Access to affordable child care is simply a game-changer for many of these apprentices. One study found that when given a child care subsidy, the likelihood that a single mother participates in a job training program increases by 8 percentage points; in another survey, 48 percent of low-income participants in job training programs who received child care said they wouldn’t have been able to complete the program without it.

Just like Tannasia — and she's not alone. The WinC program began offering its participants and graduates child care in 2016 after receiving a series of grants. Since then, enrollment has nearly tripled, from about 60 women per year to 180 women per year.

Read the full briefing, which includes specific policy recommendations for Congress and state policymakers.


This was reposted from AAM

Posted In: Allied Approaches, From Alliance for American Manufacturing

Union Matters

Get to Know AFL-CIO's Affiliates: National Association of Letter Carriers

From the AFL-CIO

Next up in our series that takes a deeper look at each of our affiliates is the National Association of Letter Carriers.

Name of Union: National Association of Letter Carriers (NALC)

Mission: To unite fraternally all city letter carriers employed by the U.S. Postal Service for their mutual benefit; to obtain and secure rights as employees of the USPS and to strive at all times to promote the safety and the welfare of every member; to strive for the constant improvement of the Postal Service; and for other purposes. NALC is a single-craft union and is the sole collective-bargaining agent for city letter carriers.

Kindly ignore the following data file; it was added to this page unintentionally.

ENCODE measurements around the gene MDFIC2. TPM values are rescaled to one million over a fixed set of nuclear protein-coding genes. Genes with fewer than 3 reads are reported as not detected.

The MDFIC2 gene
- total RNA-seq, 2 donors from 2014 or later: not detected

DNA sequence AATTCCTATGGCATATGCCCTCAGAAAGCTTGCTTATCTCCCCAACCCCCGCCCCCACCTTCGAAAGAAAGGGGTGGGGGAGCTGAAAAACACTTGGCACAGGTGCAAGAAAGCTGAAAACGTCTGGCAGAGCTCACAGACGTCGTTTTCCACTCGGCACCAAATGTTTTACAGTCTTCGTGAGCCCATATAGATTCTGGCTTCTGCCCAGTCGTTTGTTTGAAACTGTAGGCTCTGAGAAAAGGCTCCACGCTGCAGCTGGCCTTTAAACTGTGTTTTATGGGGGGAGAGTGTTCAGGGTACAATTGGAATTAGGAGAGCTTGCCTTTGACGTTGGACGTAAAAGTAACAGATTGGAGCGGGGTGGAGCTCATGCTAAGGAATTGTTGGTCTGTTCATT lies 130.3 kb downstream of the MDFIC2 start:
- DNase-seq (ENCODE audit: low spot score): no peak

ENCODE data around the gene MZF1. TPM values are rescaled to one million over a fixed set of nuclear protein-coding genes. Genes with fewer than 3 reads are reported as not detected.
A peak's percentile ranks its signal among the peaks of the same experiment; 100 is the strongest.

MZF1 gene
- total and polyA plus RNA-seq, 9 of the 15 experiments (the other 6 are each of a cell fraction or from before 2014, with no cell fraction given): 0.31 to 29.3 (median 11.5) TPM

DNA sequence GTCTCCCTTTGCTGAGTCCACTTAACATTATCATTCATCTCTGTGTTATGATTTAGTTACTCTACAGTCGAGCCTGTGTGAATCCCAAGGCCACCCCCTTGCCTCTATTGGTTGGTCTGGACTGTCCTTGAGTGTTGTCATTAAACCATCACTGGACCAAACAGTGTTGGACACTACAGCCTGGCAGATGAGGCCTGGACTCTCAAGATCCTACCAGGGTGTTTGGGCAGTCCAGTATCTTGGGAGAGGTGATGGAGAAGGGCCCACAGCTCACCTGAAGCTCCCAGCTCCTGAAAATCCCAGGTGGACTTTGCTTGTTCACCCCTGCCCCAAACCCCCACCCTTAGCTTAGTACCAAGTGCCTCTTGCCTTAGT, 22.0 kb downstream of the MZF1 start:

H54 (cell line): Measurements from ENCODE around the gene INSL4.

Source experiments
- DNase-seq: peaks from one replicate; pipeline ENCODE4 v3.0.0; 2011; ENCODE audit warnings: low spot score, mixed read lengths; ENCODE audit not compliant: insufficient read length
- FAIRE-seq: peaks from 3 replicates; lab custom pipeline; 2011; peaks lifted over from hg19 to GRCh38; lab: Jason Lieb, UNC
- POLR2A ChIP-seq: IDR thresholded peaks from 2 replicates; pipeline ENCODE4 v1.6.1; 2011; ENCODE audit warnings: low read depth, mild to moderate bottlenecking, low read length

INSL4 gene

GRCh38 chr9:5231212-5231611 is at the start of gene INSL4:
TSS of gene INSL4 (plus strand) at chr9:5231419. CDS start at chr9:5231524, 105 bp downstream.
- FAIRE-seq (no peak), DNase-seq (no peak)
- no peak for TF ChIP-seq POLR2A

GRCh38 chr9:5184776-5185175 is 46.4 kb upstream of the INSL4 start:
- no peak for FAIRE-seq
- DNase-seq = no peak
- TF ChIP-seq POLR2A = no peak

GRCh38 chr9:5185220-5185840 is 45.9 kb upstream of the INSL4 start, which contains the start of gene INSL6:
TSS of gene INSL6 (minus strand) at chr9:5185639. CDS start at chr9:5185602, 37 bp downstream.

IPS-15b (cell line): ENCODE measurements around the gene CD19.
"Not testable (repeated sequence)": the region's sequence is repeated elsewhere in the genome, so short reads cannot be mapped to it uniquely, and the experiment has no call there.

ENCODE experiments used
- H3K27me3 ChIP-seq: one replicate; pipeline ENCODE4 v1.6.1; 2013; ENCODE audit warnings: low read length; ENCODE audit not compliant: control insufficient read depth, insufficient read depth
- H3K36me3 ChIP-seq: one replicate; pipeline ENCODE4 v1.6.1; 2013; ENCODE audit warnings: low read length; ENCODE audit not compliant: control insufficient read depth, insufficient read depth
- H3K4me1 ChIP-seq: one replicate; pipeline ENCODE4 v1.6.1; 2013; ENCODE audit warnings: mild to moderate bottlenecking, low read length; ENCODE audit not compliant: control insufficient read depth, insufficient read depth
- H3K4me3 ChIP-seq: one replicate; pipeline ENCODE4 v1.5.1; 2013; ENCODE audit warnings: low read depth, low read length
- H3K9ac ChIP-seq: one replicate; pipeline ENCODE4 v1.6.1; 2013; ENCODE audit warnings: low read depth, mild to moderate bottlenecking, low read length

Current Leadership of Union: Fredric V. Rolando serves as president of NALC, after being sworn in as the union's 18th president in 2009. Rolando began his career as a letter carrier in 1978 in South Miami before moving to Sarasota in 1984. He was elected president of Branch 2148 in 1988 and served in that role until 1999. In the ensuing years, he worked in various roles for NALC before winning his election as a national officer in 2002, when he was elected director of city delivery. In 2006, he won election as executive vice president. Rolando was re-elected as NALC president in 2010, 2014 and 2018.

Brian Renfroe serves as executive vice president, Lew Drass as vice president, Nicole Rhine as secretary-treasurer, Paul Barner as assistant secretary-treasurer, Christopher Jackson as director of city delivery, Manuel L. Peralta Jr. as director of safety and health, Dan Toth as director of retired members, Stephanie Stewart as director of the Health Benefit Plan and James W. “Jim” Yates as director of life insurance.

Number of Members: 291,000 active and retired letter carriers.

Members Work As: City letter carriers.

Industries Represented: The United States Postal Service.

History: In 1794, the first letter carriers were appointed by Congress as the implementation of the new U.S. Constitution was being put into effect. By the time of the Civil War, free delivery of city mail was established and letter carriers successfully concluded a campaign for the eight-hour workday in 1888. The next year, letter carriers came together in Milwaukee and the National Association of Letter Carriers was formed.

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There is Dignity in All Work

There is Dignity in All Work